New Training Systems for High-density Planting of Sweet Cherry

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  • 1 Dipartimento di Scienze Agrarie-Alma Mater Studiorum, University of Bologna, Viale Fanin, 46-40127 Bologna, Italy

We assessed the vegetative growth and fruit production behavior of different sweet cherry cultivars grown using multiple new ultra-high-density planting (HDP) and training systems. An experimental orchard established in 2007 in the Ferrara province of Italy was used for this trial. The sweet cherry cultivars under evaluation were ‘Giorgia’ and ‘Grace Star®’ grafted on Gisela® 6; and ‘Black Star®’, ‘Early Bigi®’, ‘Early Star®’, ‘Ferrovia’, ‘Grace Star®’, ‘Kordia’, ‘Regina’, ‘Summit’, ‘Sweet Early®’, and ‘Sylvia’ grafted on Gisela® 5 rootstock. Each cultivar–rootstock combination was trained to spindle, V-system, or Super Spindle Axis (SSA). Planting densities ranged from 1905 trees/ha for spindle with Gisela® 6 to 5714 trees/ha for V-system and SSA with Gisela® 5. Vegetative growth, yield productivity, and fruit quality were evaluated. Among the three systems grafted on Gisela® 5, trees trained to the spindle system had the highest trunk cross-sectional area (26.2 cm2), followed by V-system (21.8 cm2) and SSA (20.2 cm2). Seven years after planting, ‘Ferrovia’ had the highest cumulative yield per hectare among cultivars on Gisela® 5, especially with V-system (50.5 t·ha–1) and SSA (52.2 t·ha–1) training systems. For cultivars on Gisela® 6, ‘Giorgia’ on had the highest cumulative yield per hectare after 7 years, but ‘Grace Star®’ on had higher production (≈14.0 t·ha–1 with V-system and SSA and 12.8 t·ha–1 with spindle) than ‘Giorgia’ in 2013.

Abstract

We assessed the vegetative growth and fruit production behavior of different sweet cherry cultivars grown using multiple new ultra-high-density planting (HDP) and training systems. An experimental orchard established in 2007 in the Ferrara province of Italy was used for this trial. The sweet cherry cultivars under evaluation were ‘Giorgia’ and ‘Grace Star®’ grafted on Gisela® 6; and ‘Black Star®’, ‘Early Bigi®’, ‘Early Star®’, ‘Ferrovia’, ‘Grace Star®’, ‘Kordia’, ‘Regina’, ‘Summit’, ‘Sweet Early®’, and ‘Sylvia’ grafted on Gisela® 5 rootstock. Each cultivar–rootstock combination was trained to spindle, V-system, or Super Spindle Axis (SSA). Planting densities ranged from 1905 trees/ha for spindle with Gisela® 6 to 5714 trees/ha for V-system and SSA with Gisela® 5. Vegetative growth, yield productivity, and fruit quality were evaluated. Among the three systems grafted on Gisela® 5, trees trained to the spindle system had the highest trunk cross-sectional area (26.2 cm2), followed by V-system (21.8 cm2) and SSA (20.2 cm2). Seven years after planting, ‘Ferrovia’ had the highest cumulative yield per hectare among cultivars on Gisela® 5, especially with V-system (50.5 t·ha–1) and SSA (52.2 t·ha–1) training systems. For cultivars on Gisela® 6, ‘Giorgia’ on had the highest cumulative yield per hectare after 7 years, but ‘Grace Star®’ on had higher production (≈14.0 t·ha–1 with V-system and SSA and 12.8 t·ha–1 with spindle) than ‘Giorgia’ in 2013.

Sweet cherry (Prunus avium) production is increasing in many areas in both the Northern (United States, Italy, Spain, Hungary, and Turkey) and Southern (Chile, Australia) hemispheres. Sweet cherry production has advanced in the last decade as a result of new dwarfing rootstock selections, improvements in crop protectants to reduce rain-induced cracking, and better methods in postharvest handling and storage. New cultivars have also been released, characterized by novel traits such as precocity, self-fertility, improved mechanical harvest, and improved fruit appearance and quality (Bassi, 2010; Lugli, 2003).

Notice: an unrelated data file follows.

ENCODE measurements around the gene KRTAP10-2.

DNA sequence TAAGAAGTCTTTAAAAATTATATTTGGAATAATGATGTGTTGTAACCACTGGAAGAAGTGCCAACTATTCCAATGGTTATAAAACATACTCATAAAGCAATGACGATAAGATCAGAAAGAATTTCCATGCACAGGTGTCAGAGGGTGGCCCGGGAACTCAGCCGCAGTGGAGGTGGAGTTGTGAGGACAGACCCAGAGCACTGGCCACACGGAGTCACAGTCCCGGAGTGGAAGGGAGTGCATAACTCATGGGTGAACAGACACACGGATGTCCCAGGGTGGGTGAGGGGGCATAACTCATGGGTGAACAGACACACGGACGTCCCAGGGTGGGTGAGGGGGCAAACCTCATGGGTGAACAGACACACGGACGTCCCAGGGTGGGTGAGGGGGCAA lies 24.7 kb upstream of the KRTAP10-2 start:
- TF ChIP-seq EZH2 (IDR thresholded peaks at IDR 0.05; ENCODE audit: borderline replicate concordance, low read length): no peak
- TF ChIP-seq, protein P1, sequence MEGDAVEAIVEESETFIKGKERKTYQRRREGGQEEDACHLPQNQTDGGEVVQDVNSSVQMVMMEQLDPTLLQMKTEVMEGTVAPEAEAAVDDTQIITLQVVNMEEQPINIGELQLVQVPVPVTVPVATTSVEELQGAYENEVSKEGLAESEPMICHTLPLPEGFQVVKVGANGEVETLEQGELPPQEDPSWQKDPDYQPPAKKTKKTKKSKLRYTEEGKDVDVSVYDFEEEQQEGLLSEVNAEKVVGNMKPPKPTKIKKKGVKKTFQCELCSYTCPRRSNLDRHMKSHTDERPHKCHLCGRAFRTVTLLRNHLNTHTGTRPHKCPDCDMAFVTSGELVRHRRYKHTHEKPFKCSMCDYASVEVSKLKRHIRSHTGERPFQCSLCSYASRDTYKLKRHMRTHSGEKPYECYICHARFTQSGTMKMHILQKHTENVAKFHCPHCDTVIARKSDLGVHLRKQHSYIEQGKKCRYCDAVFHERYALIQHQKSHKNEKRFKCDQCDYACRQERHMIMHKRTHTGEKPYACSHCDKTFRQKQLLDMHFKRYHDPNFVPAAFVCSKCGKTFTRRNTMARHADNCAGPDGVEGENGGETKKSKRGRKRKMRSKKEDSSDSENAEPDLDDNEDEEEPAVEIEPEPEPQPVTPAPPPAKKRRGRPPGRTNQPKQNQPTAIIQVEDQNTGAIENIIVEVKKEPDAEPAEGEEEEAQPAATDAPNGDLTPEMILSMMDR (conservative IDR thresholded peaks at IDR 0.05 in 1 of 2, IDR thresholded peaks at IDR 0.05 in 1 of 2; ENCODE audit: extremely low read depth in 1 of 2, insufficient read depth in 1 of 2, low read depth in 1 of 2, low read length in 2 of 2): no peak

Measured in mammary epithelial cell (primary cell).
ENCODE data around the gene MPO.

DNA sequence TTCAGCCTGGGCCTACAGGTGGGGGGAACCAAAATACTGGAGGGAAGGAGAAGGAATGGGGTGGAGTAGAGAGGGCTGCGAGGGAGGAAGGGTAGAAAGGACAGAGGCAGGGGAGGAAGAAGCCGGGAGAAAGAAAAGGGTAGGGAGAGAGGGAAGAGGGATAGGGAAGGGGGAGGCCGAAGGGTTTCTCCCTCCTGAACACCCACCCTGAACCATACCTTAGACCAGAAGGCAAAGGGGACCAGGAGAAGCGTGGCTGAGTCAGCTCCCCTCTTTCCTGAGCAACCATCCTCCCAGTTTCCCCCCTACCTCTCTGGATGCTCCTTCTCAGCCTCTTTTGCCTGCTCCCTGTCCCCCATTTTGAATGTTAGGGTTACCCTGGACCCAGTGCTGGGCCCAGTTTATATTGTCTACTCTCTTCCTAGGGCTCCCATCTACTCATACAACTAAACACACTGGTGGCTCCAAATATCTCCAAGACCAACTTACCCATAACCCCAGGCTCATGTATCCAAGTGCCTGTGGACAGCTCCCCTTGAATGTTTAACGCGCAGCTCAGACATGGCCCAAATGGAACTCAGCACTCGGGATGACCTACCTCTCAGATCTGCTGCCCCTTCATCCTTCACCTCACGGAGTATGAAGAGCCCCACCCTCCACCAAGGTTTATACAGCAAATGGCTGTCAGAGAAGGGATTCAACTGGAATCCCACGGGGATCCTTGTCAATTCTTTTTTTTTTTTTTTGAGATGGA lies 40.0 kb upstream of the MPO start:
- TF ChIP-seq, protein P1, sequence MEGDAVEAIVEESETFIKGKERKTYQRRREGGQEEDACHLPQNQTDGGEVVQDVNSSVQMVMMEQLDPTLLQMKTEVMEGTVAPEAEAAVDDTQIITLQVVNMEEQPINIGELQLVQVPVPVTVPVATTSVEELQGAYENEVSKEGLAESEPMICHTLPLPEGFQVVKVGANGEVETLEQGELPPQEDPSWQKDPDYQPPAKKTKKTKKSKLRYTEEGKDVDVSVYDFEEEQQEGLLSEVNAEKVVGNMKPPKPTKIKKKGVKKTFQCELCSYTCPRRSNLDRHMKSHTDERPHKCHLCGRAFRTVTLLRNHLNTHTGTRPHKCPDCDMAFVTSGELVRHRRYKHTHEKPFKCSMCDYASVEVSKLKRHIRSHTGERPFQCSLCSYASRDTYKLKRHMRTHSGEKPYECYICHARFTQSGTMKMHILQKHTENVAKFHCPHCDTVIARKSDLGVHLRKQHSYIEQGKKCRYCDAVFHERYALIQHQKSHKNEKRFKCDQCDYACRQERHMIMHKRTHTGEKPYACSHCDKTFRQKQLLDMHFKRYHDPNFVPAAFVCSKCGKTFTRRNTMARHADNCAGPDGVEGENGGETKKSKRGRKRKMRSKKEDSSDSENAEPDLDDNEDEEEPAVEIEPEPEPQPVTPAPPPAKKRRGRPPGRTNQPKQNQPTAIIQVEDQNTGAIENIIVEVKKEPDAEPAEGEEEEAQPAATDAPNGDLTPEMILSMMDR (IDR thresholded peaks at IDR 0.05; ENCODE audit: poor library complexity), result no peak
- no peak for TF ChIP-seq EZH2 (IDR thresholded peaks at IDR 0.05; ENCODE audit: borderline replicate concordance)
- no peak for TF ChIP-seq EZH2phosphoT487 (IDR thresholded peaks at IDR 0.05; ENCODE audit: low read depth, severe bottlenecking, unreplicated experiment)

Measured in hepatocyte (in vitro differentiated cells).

Semi-dwarfing and dwarfing rootstocks improve the potential for developing HDP systems for sweet cherry (Balmer, 2001; Hrotkó, 2010; Weber, 2001). The dwarfing rootstock series Gisela®, developed at the Liebig University of Giessen in Germany, induce early bearing of sweet cherry. Gisela® 5 and Gisela® 6, in particular, show promise for use in high-density cherry orchards (Robinson et al., 2004; Sitarek et al., 2005). Several years of experimentation have led to a more specialized and intensive cherry orchard cultivation with densities of 5000 trees/ha (Balmer, 2001; Lugli and Musacchi, 2010).

The current trend toward higher densities in pome and stone fruit orchards, including sweet cherry, requires adopting more efficient training systems. Novel architectures that enhance light interception and distribution into the canopy have been developed, ensuring early cropping, high yield, improved cropping efficiency, and fruit quality (Lauri and Claverie, 2005; Long et al., 2005; Whiting, 2006).

Worldwide research has focused on comparing rootstocks and training systems suitable for different sweet cherry orchard models. The choice of training systems should account for cultivar–rootstock, growing environment, and labor force availability. Rootstock vigor can determine if low–medium, medium–high, and high-density plantings are possible. For low–medium density, the principal training systems are vase, palmette, and Drapeau Marchand (Savini et al., 2007). For medium–high density, the spindle system, with various modifications (Zahn, Vogel, and Modified Brunner spindle) (Hrotkó, 2005; Hrotkó et al., 1997; Long, 2001), the Spanish Bush (Negueroles Pérez, 2005), its Australian variant, the KGB (Kym Green Bush; Green, 2005), the innovative UFO system (Upright Fruiting Offshoots) developed at Washington State University (Ampatzidis and Whiting, 2013), and the Solaxe, which was initially adopted for apple orchards (Lauri, 2005), are possible. Inclined shapes, including the Tatura trellis (Y-shape) and V-system, are suitable for high-density plantings (Musacchi and Lugli, 2014).